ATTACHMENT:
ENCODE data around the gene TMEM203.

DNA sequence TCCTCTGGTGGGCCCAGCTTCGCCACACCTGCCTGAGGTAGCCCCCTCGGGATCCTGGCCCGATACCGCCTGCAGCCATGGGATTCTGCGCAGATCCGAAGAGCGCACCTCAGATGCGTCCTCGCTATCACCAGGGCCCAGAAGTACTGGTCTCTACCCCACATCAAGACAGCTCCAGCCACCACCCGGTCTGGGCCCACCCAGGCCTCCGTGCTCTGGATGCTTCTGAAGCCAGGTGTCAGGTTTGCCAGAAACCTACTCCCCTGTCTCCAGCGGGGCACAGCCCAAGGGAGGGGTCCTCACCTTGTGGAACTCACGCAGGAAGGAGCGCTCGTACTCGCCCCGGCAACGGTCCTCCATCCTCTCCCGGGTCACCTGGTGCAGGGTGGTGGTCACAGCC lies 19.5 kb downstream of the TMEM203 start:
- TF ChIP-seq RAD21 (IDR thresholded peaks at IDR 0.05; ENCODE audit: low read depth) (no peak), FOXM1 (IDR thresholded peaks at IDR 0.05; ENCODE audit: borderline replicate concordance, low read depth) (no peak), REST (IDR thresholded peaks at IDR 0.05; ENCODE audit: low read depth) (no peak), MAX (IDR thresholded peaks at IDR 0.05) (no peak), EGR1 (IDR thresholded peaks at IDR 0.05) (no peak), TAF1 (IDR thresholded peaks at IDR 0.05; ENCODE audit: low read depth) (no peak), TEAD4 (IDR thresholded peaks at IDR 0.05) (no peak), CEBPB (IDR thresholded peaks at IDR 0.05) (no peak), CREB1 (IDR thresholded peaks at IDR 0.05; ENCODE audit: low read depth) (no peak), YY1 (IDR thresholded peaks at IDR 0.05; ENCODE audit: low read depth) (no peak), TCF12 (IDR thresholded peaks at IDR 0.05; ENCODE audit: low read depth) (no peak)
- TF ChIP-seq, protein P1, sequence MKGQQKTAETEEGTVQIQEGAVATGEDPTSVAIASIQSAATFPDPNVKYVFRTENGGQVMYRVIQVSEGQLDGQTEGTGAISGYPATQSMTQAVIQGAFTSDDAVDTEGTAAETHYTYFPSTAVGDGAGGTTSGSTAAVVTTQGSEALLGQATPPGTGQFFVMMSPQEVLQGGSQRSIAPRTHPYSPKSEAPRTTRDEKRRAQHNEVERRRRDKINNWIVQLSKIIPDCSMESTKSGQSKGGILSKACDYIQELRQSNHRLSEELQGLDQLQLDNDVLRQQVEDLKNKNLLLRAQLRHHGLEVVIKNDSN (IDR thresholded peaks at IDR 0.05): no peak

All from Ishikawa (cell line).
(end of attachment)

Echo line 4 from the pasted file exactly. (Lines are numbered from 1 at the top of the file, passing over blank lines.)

- TF ChIP-seq, protein P1, sequence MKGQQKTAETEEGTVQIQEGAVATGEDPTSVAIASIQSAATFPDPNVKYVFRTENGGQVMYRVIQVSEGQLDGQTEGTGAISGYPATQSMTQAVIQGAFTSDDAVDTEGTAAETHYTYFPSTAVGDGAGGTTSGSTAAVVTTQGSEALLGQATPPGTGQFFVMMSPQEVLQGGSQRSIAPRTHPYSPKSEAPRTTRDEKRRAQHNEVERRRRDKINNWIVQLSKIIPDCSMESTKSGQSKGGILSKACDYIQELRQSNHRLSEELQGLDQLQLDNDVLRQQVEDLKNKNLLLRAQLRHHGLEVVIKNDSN (IDR thresholded peaks at IDR 0.05): no peak